Is that how it works?

One problem for believers in heaven (or the afterlife in general) is how people look in that place. Most people die when they are, frankly, not at their best. They are either very old, otherwise decrepit, have had some serious illness that ravaged their bodies or died violently and in the process have been disfigured.

Very few people die peacefully in the prime of their lives, except as a convenient plot device in Victorian novels where a broken heart was often enough to cause a young person to kick the bucket. And yet people like to think that in heaven they look terrific and will remain so for eternity. So how do they get back what they lost before they died?

It looks like there must be some kind of system like the one below to deal with that problem.

heaven reunion


  1. oldymoldy says

    Not only that, but it seems to me there’d be an awful lot of excess baggage that most of us would rather not have to deal with. What do we do about all the ex-spouses and lousy parents and asshole aunts and uncles and p.o.s. siblings, ad infinitum that we’d rather not have to be cooped up with for an eternity. Seems like the first time around with most of those folks would have been eternity enough for one lifetime.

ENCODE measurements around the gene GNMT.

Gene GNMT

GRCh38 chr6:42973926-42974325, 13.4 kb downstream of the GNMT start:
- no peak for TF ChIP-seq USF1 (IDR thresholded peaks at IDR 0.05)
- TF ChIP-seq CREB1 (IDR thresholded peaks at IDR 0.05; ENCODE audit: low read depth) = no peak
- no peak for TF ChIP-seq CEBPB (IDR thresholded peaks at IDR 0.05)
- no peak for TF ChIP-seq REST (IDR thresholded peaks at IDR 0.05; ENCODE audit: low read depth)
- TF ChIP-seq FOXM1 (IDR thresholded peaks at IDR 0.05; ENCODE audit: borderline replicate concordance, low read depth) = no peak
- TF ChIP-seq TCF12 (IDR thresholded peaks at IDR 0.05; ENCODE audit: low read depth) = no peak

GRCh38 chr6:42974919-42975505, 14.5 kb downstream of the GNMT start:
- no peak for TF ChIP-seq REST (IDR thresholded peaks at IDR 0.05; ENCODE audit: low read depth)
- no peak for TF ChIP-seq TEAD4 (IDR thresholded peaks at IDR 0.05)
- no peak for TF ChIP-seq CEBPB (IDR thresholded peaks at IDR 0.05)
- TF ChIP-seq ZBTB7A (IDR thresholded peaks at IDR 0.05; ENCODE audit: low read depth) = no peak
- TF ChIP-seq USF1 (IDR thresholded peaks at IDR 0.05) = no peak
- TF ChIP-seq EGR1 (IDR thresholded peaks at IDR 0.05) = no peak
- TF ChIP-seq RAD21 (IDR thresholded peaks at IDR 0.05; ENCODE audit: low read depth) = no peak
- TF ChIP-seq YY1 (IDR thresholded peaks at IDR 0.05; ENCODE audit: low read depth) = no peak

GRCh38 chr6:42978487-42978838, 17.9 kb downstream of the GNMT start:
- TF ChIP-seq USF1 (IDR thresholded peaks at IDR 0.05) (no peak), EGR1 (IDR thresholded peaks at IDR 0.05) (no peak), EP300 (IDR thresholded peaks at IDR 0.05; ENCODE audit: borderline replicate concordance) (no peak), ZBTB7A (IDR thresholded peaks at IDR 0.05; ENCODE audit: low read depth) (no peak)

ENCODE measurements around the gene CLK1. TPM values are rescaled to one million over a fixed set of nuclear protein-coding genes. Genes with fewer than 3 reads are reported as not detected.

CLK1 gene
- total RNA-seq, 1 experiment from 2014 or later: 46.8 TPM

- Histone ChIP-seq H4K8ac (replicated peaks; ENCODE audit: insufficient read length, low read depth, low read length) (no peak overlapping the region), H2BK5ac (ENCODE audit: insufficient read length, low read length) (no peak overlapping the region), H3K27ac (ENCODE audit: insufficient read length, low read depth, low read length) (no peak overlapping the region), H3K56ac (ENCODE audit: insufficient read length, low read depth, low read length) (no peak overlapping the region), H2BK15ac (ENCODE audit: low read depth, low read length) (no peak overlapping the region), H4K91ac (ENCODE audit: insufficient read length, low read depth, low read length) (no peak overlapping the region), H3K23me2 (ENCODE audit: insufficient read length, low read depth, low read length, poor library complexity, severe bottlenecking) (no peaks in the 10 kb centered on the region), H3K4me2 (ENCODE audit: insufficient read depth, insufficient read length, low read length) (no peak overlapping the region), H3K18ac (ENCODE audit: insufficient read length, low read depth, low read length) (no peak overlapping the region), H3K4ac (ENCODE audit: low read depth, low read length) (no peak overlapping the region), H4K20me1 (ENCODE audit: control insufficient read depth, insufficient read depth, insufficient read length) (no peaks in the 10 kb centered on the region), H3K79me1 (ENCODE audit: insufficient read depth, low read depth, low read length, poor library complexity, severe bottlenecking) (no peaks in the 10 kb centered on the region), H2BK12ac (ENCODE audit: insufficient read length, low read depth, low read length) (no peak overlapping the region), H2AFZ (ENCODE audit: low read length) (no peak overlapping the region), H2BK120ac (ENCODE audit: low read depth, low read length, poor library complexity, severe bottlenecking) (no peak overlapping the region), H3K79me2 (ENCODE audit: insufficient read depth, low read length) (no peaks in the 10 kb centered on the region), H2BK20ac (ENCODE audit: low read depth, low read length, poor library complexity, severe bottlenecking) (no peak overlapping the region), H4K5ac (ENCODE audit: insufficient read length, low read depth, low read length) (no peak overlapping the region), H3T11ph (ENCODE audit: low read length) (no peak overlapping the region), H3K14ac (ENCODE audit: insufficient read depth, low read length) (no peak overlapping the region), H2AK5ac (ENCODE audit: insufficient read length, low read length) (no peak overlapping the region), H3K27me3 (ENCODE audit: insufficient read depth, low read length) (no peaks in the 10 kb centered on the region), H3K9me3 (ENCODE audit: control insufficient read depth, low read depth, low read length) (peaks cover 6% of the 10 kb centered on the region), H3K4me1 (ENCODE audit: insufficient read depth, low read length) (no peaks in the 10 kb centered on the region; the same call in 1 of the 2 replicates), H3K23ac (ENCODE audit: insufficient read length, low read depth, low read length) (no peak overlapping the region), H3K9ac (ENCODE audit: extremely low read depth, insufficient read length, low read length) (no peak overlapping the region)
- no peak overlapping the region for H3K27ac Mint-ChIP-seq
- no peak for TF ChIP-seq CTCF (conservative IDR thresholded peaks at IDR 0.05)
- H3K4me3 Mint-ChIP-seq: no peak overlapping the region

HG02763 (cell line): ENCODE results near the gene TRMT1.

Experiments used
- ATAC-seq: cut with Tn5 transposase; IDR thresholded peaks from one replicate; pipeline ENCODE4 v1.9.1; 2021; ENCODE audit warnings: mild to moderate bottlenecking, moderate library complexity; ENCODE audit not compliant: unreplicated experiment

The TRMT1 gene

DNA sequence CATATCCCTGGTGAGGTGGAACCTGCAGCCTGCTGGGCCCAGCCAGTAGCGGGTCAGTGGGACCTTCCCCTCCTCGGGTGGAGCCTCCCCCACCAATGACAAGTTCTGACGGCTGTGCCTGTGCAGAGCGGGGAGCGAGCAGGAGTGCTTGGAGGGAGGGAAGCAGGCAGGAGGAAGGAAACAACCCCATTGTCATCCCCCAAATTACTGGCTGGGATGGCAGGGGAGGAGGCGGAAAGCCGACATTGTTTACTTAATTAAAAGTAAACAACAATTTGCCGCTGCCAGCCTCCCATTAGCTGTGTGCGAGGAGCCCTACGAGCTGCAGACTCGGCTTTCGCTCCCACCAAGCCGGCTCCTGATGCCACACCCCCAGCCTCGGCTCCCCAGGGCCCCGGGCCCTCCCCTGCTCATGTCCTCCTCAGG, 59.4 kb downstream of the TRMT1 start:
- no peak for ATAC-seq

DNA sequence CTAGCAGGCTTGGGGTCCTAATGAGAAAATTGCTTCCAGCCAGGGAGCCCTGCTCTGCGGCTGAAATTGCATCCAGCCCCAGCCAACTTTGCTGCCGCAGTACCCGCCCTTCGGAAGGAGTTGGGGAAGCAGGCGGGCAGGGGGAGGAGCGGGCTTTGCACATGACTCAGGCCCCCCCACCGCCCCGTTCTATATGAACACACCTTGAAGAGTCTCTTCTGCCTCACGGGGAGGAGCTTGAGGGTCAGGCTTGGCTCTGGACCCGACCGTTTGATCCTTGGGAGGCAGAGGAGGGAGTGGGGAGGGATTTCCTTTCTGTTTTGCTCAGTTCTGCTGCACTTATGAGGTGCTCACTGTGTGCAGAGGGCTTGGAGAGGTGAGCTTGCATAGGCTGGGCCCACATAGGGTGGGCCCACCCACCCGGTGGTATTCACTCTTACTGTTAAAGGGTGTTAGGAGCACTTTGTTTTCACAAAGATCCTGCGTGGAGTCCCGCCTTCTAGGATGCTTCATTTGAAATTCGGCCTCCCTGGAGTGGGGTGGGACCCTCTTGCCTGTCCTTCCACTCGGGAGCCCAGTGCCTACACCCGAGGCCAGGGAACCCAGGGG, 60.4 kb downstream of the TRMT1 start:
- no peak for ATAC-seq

2. coragyps says

    “Heaven. A Gated Community”

    That’s as funny as the larger cartoon! I feel my gorge rise every time I see “a gated community” on a sign already – and “heaven” for lots of folks has the bestest possible admission policies: “if they aren’t Just Like Me they won’t get in!”

  3. Pen says

    Wow, I had no idea we were supposed to take our bodies with us. I though it would be like on WoW where you get to choose what you look like, only with more choices, especially in the not so top heavy department.

  4. Great American Satan says

    That is really sheisty and controversial for a daily strip. I have newfound respect for this comic.

  5. says